In Nicomachean Ethics Book 3, Aristotle states that a certain type of involuntary action that arises through ignorance of a particular can be exonerated. However, I believe that Aristotle is short-sighted in his notion, particularly in cases concerning sexual assault. Sexual assault is a heinous crime and is not only underreported but also under prosecuted. As history indicates, our society continually pardons those who commit sexual assault. In my paper, I will argue that involuntary actions that arise through ignorance of a particular cannot always be exonerated, especially in the actions of perpetrators of alcohol-related sexual assaults.
To begin, Aristotle notes that there are three types of actions. A voluntary action is one in which the action arises in the agent, and the agent is aware of the particulars (NE III 1, ?§20). This definition is analogous to consensual sex because both parties are aware of the particulars, and they both willingly participate. In contrast, sexual assault is defined as any type of sexual activity or contact that one does not consent to (Sexual Assault). In Aristotelian terms, sexual assault is analogous to an involuntary action. This is because an involuntary action is one in which the action arises through force or by ignorance of the particulars (NE III, 1 ?§3). For the sake of my argument, I will focus on involuntary actions that arise through ignorance. According to Aristotle, involuntary actions caused by ignorance of the particulars allow both pity and pardon (NE III 1, ?§15). These particulars include: who is doing it; what he is doing; about what or to what he is doing it; sometimes also what he is doing with it (NE III 1, ?§16).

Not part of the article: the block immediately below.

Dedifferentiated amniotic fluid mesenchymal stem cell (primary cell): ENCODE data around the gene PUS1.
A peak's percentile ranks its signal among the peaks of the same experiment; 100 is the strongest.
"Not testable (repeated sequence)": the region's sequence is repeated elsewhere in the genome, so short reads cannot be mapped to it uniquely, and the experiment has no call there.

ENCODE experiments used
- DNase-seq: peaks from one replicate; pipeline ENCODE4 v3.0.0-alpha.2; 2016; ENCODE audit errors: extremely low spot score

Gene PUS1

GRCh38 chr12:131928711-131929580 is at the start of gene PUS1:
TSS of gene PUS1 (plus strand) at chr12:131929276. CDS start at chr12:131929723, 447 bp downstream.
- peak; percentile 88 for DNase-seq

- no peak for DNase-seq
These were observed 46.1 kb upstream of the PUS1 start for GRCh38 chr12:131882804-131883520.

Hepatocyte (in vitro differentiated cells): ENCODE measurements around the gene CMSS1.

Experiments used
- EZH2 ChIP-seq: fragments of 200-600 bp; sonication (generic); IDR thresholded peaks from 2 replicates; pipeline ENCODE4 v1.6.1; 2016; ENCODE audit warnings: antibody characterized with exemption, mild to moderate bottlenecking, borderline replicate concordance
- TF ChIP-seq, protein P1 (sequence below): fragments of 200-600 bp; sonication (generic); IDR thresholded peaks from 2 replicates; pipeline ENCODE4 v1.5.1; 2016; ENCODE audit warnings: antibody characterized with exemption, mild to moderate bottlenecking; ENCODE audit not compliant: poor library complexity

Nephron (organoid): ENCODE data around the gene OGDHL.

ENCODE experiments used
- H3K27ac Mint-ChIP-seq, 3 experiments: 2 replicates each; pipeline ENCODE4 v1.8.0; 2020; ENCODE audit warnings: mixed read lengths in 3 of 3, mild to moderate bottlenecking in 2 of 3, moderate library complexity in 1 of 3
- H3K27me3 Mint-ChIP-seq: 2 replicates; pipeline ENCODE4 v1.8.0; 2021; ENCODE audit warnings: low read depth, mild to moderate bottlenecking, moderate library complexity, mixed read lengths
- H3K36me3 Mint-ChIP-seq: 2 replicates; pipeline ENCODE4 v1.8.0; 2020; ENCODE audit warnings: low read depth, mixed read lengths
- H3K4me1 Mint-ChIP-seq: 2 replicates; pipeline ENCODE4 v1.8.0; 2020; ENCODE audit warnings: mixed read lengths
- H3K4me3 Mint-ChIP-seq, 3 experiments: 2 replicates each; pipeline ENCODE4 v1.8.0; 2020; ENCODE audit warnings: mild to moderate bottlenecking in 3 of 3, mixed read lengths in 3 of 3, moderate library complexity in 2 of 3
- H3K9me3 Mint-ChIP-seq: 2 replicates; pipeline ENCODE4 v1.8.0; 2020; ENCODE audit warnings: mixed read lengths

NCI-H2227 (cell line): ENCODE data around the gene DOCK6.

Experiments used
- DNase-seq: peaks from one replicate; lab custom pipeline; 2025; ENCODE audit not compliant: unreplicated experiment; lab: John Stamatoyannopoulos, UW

Additionally, Aristotle says that there are borderline cases where involuntary actions and voluntary actions are mixed. He states that in these mixed cases, the action is more voluntary than involuntary because the action itself would not be pursued without qualification (NE III 1, ?§6). Mixed actions mirror the grey areas of alcohol-related sexual assault. A case of alcohol-related sexual assault would be considered partly voluntary because the agent engages in an intemperate action or a desire for sex. The particular actions are the results of his appetite and desire, and so they are voluntary (NE III 12, ?§4).